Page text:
Wednesday, 30 August 2017

Lend Lease Impressions: Bazooka

60 mm rocket launcher AT M1

60 mm rocket

60 mm anti-tank rocket launcher

Proving grounds trials showed unsatisfactory results, specifically:
  1. Low muzzle velocity (89 m/s).
  2. Complex rocket design and sensitive detonator.
  3. Unreliable function of the launcher at temperatures less than 10 degrees Celsius.
  4. Fire is ineffective at a range of over 100 m due to an insufficiently flat trajectory and poor precision.
  5. Low rate of fire.
  6. Danger when firing the weapon while shouldered. Due to the rocket charge continuing to burn, it is possible to burn the shooter's hands and face.
Trials showed that the 60 mm American anti-tank rocket launcher cannot be accepted for use by the Acting Army, and further purchase is unreasonable.

3,000 rocket launchers were shipped in total, and only 4,260 rockets, or about one and a half rockets per launcher."


  1. Definitely a very close-range weapon. The rocket shown is an earlier model; later rockets performed better. US units fired a LOT of bazooka ammo.

  2. Very suprised about this.
    I thought the bazooka was a real breaktrough. Considering that the earliest prototypes easily outclassed the best AT rifle in terms of penetration, while we all know that matured designs tend to be a lot better then prototypes.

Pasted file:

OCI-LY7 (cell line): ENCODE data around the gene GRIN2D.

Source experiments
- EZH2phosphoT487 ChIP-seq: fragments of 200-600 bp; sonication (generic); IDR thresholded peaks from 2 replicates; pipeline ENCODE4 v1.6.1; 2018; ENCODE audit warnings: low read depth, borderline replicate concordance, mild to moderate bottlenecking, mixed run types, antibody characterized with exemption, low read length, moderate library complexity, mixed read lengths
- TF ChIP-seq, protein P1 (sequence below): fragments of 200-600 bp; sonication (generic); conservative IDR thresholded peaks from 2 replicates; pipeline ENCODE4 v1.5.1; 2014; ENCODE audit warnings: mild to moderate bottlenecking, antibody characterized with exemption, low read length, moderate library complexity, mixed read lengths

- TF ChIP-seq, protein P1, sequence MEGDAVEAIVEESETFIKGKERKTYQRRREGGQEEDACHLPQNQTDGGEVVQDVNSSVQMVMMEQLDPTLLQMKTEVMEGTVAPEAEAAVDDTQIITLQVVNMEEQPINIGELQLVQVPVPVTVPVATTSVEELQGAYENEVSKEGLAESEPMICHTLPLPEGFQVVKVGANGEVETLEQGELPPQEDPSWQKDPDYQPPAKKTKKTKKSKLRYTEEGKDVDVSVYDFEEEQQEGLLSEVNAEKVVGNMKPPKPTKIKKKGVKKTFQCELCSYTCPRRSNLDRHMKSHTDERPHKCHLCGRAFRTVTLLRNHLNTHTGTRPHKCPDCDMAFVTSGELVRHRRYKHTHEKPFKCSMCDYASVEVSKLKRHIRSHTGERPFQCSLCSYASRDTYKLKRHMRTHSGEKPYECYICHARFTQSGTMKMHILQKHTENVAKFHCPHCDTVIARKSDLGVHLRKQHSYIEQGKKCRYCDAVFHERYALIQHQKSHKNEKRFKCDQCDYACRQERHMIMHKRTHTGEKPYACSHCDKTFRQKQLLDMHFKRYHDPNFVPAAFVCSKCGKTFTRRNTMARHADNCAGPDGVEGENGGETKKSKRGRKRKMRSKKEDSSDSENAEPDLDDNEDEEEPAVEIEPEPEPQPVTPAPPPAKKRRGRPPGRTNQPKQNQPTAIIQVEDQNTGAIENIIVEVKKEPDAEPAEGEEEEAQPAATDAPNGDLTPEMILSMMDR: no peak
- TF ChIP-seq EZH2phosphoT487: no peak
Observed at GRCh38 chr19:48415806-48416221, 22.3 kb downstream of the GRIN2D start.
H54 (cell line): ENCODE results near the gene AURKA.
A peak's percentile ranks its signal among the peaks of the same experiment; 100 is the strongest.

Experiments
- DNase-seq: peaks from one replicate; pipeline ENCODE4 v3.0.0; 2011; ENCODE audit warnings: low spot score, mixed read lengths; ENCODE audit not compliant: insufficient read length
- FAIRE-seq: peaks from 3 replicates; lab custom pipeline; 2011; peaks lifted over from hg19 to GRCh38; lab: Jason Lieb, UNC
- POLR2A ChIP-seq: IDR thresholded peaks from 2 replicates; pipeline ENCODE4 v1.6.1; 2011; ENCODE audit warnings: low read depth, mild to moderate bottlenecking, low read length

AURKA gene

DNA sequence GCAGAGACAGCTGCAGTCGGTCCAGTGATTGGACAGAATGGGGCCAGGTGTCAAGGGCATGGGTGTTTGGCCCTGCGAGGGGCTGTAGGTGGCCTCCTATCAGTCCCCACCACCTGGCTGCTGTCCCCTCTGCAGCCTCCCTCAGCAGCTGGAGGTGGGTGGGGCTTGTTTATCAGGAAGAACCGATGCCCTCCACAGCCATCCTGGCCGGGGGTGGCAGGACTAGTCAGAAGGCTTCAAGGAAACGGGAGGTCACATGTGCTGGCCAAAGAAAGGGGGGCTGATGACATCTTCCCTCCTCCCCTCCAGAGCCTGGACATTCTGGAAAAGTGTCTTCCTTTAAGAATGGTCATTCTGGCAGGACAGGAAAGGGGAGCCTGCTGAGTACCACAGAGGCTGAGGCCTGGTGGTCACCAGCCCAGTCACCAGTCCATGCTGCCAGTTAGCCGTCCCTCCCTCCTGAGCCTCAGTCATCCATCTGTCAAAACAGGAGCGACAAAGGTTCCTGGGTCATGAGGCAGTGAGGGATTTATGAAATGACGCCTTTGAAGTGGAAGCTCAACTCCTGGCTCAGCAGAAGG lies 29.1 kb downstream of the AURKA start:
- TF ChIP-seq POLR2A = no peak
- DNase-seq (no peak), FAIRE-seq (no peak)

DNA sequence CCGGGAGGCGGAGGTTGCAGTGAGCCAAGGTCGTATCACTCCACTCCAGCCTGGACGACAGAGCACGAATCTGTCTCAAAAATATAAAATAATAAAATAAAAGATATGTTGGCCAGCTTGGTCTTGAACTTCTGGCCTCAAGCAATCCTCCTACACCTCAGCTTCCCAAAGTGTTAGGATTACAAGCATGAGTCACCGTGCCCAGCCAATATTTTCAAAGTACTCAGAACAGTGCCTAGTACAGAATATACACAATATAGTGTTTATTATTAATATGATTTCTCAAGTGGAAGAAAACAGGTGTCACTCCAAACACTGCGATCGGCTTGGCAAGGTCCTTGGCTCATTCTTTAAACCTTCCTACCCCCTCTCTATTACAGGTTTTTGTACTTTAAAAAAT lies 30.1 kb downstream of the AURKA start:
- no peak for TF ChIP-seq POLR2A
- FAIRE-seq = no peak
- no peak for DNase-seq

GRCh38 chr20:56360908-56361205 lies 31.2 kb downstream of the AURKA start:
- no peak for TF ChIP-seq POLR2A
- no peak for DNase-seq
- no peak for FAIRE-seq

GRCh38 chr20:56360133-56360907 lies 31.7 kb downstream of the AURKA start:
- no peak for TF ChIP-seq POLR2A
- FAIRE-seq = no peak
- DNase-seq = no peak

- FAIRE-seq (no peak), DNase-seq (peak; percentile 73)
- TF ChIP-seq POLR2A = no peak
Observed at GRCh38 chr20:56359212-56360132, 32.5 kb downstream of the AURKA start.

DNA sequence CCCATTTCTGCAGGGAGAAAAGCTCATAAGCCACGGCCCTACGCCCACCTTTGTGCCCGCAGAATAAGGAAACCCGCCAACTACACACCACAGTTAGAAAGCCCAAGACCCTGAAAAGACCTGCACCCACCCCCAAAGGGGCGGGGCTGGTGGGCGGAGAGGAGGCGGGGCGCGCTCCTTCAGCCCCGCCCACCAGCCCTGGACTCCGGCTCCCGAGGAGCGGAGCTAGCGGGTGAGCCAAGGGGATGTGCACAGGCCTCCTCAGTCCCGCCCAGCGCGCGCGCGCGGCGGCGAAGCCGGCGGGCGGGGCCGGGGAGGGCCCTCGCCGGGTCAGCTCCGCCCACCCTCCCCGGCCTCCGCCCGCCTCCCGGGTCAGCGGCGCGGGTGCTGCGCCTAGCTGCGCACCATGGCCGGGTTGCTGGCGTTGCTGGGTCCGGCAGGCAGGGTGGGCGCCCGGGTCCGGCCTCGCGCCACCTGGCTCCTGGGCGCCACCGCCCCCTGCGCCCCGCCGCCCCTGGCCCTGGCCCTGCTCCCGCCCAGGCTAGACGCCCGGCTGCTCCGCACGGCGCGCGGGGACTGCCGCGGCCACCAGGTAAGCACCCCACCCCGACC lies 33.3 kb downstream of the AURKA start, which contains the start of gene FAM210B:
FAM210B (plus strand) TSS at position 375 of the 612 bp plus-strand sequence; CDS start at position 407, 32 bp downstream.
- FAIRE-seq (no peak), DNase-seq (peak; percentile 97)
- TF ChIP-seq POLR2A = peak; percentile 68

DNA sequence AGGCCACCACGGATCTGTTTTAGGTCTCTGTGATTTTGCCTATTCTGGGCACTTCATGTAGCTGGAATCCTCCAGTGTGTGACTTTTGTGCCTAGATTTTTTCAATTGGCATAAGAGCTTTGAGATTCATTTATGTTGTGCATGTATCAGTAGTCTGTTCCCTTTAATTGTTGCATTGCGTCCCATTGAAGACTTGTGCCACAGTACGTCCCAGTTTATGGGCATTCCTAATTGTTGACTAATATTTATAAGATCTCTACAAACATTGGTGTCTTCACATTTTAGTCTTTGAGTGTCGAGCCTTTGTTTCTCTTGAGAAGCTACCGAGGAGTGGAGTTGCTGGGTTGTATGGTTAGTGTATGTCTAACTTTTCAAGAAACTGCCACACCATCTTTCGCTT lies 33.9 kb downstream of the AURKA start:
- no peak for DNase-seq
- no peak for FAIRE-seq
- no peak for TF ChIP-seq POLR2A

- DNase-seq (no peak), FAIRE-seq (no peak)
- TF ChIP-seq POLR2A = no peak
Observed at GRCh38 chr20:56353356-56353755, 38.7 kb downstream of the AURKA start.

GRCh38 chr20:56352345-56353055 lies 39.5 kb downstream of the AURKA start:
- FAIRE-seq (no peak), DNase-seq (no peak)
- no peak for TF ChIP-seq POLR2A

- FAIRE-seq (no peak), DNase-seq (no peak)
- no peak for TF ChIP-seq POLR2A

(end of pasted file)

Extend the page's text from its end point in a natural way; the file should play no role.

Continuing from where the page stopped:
Couple this to the fact that the bazooka was a very simple and cheap weapon (granted, the ammo wasn't)

    Didn't AT riffle developement cease around somewhere around 43-45?

    1. The Soviets wanted an anti-tank rocket launcher to do the same thing that their rifles could: hit a tank or a bunker from a kilometer away. There was at least one perfectly suitable domestically designed launcher for RS-82 rockets that was rejected because its maximum range was "only" 200 meters.

      Another requirement was that the gun could be fired from a trench or a dugout easily, which basically meant that anything with backblast was off the table.

      AT rifle development hit a new requirement in 1943: penetrate Schurzen armour and the side of the tank behind it. There were attempts to meet this requirement, but as far as I know, no breakthrough was made. These rifles were getting a little ridiculous, anyway, more like small AT cannons.

    2. AT rifles basically eventually ran afoul of the "square-cube law" of conventional firearms - the mass of the weapon goes up more or less exponentially with linear increase in power. (Towed AT guns started going extinct soon after for the exact same reason.)

      That said, the first versions of the Bazooka had all *kinds* of issues and design flaws and took a fair bit of further tinkering to become good. Even without their doggedly unreasonable requirements for portable AT weapons there was much for the Soviets to be leery of.